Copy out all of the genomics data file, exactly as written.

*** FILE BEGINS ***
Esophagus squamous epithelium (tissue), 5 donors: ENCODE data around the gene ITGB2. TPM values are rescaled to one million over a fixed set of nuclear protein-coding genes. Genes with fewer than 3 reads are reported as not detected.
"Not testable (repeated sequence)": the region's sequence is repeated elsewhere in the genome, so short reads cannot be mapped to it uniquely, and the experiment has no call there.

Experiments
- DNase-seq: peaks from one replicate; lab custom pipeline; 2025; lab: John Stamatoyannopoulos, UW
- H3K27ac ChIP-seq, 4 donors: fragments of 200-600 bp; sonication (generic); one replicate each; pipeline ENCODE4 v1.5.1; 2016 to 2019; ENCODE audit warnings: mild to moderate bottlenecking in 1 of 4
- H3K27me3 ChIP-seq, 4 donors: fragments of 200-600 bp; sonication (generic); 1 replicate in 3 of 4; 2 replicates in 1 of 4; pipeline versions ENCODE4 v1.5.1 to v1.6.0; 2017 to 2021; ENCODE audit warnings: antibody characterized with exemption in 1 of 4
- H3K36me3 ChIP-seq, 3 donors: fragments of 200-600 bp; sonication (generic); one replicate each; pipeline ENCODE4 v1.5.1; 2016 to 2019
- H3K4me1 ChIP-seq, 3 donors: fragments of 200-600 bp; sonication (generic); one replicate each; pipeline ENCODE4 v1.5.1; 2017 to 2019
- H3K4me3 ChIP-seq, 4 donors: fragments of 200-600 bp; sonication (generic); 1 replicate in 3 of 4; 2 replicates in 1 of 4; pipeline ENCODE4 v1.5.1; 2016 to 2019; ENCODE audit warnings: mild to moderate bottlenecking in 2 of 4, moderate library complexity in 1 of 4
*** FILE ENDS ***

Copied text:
Esophagus squamous epithelium (tissue), 5 donors: ENCODE data around the gene ITGB2. TPM values are rescaled to one million over a fixed set of nuclear protein-coding genes. Genes with fewer than 3 reads are reported as not detected.
"Not testable (repeated sequence)": the region's sequence is repeated elsewhere in the genome, so short reads cannot be mapped to it uniquely, and the experiment has no call there.

Experiments
- DNase-seq: peaks from one replicate; lab custom pipeline; 2025; lab: John Stamatoyannopoulos, UW
- H3K27ac ChIP-seq, 4 donors: fragments of 200-600 bp; sonication (generic); one replicate each; pipeline ENCODE4 v1.5.1; 2016 to 2019; ENCODE audit warnings: mild to moderate bottlenecking in 1 of 4
- H3K27me3 ChIP-seq, 4 donors: fragments of 200-600 bp; sonication (generic); 1 replicate in 3 of 4; 2 replicates in 1 of 4; pipeline versions ENCODE4 v1.5.1 to v1.6.0; 2017 to 2021; ENCODE audit warnings: antibody characterized with exemption in 1 of 4
- H3K36me3 ChIP-seq, 3 donors: fragments of 200-600 bp; sonication (generic); one replicate each; pipeline ENCODE4 v1.5.1; 2016 to 2019
- H3K4me1 ChIP-seq, 3 donors: fragments of 200-600 bp; sonication (generic); one replicate each; pipeline ENCODE4 v1.5.1; 2017 to 2019
- H3K4me3 ChIP-seq, 4 donors: fragments of 200-600 bp; sonication (generic); 1 replicate in 3 of 4; 2 replicates in 1 of 4; pipeline ENCODE4 v1.5.1; 2016 to 2019; ENCODE audit warnings: mild to moderate bottlenecking in 2 of 4, moderate library complexity in 1 of 4